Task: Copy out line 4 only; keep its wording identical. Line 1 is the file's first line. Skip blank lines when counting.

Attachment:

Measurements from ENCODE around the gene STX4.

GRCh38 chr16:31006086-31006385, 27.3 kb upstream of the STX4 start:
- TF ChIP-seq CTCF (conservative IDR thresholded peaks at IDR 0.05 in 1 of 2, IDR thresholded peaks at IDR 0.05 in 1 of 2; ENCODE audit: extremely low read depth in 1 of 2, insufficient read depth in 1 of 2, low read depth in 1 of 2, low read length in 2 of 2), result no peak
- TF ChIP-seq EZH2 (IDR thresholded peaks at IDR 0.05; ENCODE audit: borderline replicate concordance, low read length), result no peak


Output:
- TF ChIP-seq EZH2 (IDR thresholded peaks at IDR 0.05; ENCODE audit: borderline replicate concordance, low read length), result no peak